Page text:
Walk The Talk

For those who survived the aftermath of Yolanda (known as Haiyan internationally), they walked. They walked kilometers of roads leading elsewhere. Anywhere far from where loved ones were snatched from them with a clean swipe of those cruel waves. It was painful for them to look back at the wreck, the chaos that was continuing to unfold right before them even after the waters have subsided. They needed to get out – to live, to survive because there was nothing else left and my months in Tacloban and Ormoc, and travelling around nearby towns, have taught me this much. I could not really get a clear picture of what they went through. I can try to paint a picture but it will still not reflect the same colors, the same tortured or hopeful expression, or the same clearness of the lines.


Yolanda survivors. Salute!

I promised myself that my stint with Oxfam will be my way of contributing or helping the communities affected by the super typhoon Haiyan which has devastated thousands of Filipinos in the Visayas region. Cliché as it may sound but all I wanted to do was help, in any means possible, and at least give a small percentage of offering before I go back to performing, crafts making, teaching, and travelling; but I surprised myself when I caught myself falling in love with my job – largely because of the people I have reached out to. And this love for my job, for these same people is my reason for pushing myself to the limit in the past week – to the point of exhausting every ounce of energy in my body because it was the only token I can give.

We were told weeks ahead that we had an option not to join the Climate Walk that was happening in November 8 because there was also a Commemorative Walk that we can take part in. I was not too keen of joining the commemorative walk and I have made this clear from the beginning. I was determined to join that Climate Walk, meet the climate walkers at the San Juanico Bridge in Samar’s side and march (even if I’ll be dragging my feet) all the way to Tacloban. I wanted to get a feel of what the survivors went through and to be part of that monumental stand in fighting climate change. Since I could not take part in both walks, I have asked permission to be part of the Haiyan Survivor Run instead before going to the San Juanico Bridge to meet the climate walkers. Luckily, the boss said yes.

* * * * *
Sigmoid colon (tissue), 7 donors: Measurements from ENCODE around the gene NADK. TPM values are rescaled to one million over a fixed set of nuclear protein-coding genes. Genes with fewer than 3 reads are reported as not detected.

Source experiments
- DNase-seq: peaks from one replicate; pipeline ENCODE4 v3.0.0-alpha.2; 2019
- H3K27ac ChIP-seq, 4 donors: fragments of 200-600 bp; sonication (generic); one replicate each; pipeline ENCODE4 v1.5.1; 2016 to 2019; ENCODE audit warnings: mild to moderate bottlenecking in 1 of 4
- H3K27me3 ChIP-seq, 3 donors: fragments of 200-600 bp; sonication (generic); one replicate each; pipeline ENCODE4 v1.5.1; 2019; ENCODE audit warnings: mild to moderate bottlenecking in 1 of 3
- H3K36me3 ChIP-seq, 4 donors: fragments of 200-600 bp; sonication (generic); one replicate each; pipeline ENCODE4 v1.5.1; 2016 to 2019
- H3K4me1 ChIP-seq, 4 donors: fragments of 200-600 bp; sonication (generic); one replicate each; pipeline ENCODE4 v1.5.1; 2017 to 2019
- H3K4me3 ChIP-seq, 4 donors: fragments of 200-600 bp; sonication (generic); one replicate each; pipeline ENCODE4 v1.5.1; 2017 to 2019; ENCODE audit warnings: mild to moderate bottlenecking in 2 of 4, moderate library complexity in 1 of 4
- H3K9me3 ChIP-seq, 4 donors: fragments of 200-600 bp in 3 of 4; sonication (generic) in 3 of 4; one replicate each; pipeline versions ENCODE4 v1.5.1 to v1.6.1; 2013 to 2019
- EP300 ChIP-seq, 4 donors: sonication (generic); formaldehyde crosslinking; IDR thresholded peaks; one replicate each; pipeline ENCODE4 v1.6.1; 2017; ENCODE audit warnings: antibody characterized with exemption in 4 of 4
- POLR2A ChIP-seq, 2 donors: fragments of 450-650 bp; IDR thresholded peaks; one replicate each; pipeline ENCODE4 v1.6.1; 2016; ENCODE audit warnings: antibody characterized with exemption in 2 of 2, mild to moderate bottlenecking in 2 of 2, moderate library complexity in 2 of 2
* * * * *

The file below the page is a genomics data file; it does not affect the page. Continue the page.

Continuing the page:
Haiyan Survivor Run

We survived the Haiyan Survivor Run!

I know it’s probably not worth bragging about but for someone like me, who has not been paying attention to taking care of her body lately, finishing that 5k run for a cause was a big deal and it became an even bigger deal when we, the fun run participants, hurried to San Juanico Bridge to join the climate walkers afterwards to brave kilometers of scorching sun and hot pavement. Did I finish the walk must be your question now and just to set the records straight, I will admit that I did not. My walk ended in the Holy Cross Memorial Park where we were taking a breather under a palm tree, dismayed after Imelda Marcos’ arrival on a chopper that spewed dust and sand on our tired faces. I was tired and irritated with the audacity of this woman’s grand entrance at a memorial service which did not start until she graced her presence.

Climate Walk

When I asked the organizers how far we have covered from the bridge, they said between 9-10 kilometers and that there is still about 8 kilometers left before we arrive in our last stop. My legs were shaking and my knees were about to give way. I was thirsty, hungry, and was developing a headache because of the heat. I knew I could not walk farther and right then, I made a silent salute and a prayer of well wishing to all the survivors who walked from Tacloban to Samar with no water, no food. My respect grew immeasurably and I am proud to have worked in an organization that helped them.  Mabuhay po kayo!

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